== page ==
Thursday, July 2, 2020

Something to Know - 2 July

Professor Heather Cox Richardson gives the analysis of yesterday's events.   I have a Zoom discussion group (every Thursday morning), and it's om 20 minutes, so this is a quick.

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 "Fine people"

Heather Cox Richardson from Letters from an American <> Unsubscribe

Jul 1, 2020, 11:46 PM (7 hours ago)
to me

Coronavirus, the Russia bounty scandal, and the upcoming election continue to dominate America's news.

Today, there were 52,788 new reported infections in the country, topping 50,000 for the first time. Right now, the seven-day average of new confirmed cases is the highest it's ever been, and 45 states have seven-day averages of new infections higher than the previous week. June saw more than 800,000 new cases, bringing the total number of cases in the United States to more than 2.6 million.

But even with statistics like this, tonight on the Fox News Channel, Trump once again said that the economy was recovering strongly, and suggested that the coronavirus would go away on its own. He said: "I think we're gonna be very good with the coronavirus. I think that at some point that's going to sort of just disappear, I hope." (The coronavirus will not just disappear.)

More news dropped today about the Russia bounty scandal, including the information that bounties on American and allied soldiers ranged up to $100,000. National Security Adviser Robert C. O'Brien blamed Trump's CIA briefer for not bringing the information to the president's attention, although sources confirm it was, in fact, written in the President's Daily Brief in February. While O'Brien did not mention a specific name, he used the pronoun "her." Trump's usual briefer is Beth Sanner, a CIA analyst with more than 30 years of experience. Earlier, officials claimed that Trump missed the significance of the coronavirus at first because of her, as well, saying that she had downplayed the dangers of the virus when she briefed him about it on January 23. But Sanner has an excellent reputation as a briefer, and former intelligence officers familiar with Trump's intelligence briefings say he cannot absorb anything that does not reinforce his worldview.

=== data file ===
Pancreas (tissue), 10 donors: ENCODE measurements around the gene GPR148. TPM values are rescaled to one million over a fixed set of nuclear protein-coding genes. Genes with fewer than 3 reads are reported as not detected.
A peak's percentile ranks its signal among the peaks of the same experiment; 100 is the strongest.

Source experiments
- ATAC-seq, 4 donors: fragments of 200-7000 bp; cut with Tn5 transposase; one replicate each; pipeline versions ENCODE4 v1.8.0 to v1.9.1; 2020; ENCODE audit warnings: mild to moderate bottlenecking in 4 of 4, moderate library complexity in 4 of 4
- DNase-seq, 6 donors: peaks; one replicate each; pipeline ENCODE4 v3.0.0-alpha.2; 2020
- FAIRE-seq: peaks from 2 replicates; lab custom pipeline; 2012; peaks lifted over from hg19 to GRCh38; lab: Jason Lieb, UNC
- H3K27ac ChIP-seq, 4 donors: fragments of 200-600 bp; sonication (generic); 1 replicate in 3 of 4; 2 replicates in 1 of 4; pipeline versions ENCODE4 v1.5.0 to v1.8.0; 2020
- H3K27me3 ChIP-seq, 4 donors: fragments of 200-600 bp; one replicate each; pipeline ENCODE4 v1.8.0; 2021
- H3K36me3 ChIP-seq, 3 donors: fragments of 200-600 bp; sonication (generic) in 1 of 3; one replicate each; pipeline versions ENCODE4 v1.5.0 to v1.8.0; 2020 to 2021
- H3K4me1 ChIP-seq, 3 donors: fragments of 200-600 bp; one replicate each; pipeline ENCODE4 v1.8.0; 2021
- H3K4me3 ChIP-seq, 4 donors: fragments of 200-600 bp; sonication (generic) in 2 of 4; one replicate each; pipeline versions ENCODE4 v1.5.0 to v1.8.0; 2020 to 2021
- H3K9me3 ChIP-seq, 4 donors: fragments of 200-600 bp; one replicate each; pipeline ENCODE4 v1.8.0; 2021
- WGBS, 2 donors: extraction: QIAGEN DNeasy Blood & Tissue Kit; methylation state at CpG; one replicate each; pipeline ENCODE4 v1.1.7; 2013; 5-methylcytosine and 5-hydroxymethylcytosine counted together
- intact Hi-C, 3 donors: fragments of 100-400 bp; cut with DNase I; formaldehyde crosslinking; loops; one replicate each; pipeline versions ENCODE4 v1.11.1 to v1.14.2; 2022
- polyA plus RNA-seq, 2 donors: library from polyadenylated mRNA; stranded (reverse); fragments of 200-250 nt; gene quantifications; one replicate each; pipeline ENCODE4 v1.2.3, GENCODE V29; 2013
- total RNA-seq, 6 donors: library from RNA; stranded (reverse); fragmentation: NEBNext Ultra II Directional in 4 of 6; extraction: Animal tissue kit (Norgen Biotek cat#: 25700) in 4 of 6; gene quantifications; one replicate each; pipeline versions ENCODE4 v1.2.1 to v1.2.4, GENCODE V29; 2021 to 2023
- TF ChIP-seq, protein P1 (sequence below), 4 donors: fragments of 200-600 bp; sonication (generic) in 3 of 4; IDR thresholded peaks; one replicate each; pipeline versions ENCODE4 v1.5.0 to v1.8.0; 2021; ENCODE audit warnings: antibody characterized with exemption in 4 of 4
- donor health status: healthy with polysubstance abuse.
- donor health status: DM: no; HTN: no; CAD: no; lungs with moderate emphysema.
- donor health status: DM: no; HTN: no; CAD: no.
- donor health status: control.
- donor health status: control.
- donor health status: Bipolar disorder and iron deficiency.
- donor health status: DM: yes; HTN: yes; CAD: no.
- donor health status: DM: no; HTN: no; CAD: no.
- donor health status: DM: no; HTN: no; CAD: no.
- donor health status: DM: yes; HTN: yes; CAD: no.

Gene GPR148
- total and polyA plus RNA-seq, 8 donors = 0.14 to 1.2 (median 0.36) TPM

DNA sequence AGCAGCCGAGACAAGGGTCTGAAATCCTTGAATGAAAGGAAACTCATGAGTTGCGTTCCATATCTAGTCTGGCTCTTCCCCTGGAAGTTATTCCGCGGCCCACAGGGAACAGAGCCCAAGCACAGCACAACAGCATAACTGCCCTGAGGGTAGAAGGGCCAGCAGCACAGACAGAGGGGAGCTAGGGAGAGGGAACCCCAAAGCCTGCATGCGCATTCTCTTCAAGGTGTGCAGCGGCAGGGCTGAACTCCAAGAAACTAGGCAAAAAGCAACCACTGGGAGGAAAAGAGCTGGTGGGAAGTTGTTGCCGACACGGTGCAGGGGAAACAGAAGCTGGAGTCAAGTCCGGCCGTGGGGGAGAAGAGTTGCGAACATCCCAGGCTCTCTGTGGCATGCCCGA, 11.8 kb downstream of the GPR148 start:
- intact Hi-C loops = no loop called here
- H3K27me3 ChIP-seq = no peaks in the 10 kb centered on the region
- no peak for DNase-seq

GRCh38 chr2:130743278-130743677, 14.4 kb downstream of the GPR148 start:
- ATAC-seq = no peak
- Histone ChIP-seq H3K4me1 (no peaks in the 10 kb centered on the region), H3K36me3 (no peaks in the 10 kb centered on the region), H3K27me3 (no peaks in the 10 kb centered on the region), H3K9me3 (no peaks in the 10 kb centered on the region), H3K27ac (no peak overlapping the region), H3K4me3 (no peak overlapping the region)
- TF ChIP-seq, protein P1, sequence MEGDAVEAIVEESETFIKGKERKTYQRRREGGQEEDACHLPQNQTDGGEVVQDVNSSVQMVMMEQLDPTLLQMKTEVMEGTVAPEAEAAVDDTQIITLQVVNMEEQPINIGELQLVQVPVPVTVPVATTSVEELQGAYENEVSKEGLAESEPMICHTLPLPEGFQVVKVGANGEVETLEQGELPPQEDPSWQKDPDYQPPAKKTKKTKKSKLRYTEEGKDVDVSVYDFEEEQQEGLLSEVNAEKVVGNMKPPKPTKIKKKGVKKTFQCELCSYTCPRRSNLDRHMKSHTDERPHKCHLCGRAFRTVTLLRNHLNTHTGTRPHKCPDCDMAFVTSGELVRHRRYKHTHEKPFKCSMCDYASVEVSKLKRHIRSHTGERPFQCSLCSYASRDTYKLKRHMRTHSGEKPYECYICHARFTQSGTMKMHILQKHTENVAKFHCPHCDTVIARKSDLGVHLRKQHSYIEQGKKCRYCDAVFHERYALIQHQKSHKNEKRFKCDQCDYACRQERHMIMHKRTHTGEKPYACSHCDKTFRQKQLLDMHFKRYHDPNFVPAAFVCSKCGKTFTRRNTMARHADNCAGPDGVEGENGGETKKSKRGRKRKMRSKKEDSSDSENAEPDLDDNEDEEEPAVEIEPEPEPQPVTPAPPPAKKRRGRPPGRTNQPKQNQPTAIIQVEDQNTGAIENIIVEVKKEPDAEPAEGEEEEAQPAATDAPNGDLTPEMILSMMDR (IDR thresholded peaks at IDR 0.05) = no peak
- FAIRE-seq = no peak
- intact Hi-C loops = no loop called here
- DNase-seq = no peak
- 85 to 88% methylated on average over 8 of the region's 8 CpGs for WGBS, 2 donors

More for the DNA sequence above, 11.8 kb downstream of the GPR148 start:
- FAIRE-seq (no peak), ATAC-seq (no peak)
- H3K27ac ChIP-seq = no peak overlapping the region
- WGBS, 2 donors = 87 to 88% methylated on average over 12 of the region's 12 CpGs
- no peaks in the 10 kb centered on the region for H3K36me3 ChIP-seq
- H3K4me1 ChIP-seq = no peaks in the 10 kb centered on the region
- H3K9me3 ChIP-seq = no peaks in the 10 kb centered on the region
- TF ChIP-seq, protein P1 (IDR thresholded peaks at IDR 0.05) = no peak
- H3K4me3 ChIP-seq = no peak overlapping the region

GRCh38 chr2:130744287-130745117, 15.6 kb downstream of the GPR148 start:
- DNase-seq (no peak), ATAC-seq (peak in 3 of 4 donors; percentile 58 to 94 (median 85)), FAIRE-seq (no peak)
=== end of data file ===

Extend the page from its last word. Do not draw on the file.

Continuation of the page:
Trump continued to insist that the scandal isn't real. He told an interviewer on the Fox News Channel that he had not been briefed on it because there was no consensus on the intelligence, and that he believed it was a hoax. On Twitter, he started the day by saying: "The Russia Bounty story is just another made up by Fake News tale that is told only to damage me and the Republican Party. The secret source probably does not even exist, just like the story itself. If the discredited [New York Times] has a source, reveal it. Just another HOAX!" He followed up with: "Do people still not understand that this is all a made up Fake News Media Hoax started to slander me & the Republican Party. I was never briefed because any info that they may have had did not rise to that level…."

Congress, however, wants answers, and so far they have not been forthcoming. Tomorrow, CIA Director Gina Haspel and Director of National Intelligence John Ratcliffe will brief the Gang of Eight: the top Democrats and Republicans from both the House of Representatives and the Senate, as well as the chairs and ranking minority members from both the House and the Senate Intelligence committees. The Gang of Eight is sworn to secrecy, and normally, it is only engaged under extraordinary circumstances when the president wants to limit access to information, as when a covert action is underway. Normally, the president is required to share information about intelligence with the congressional intelligence committees.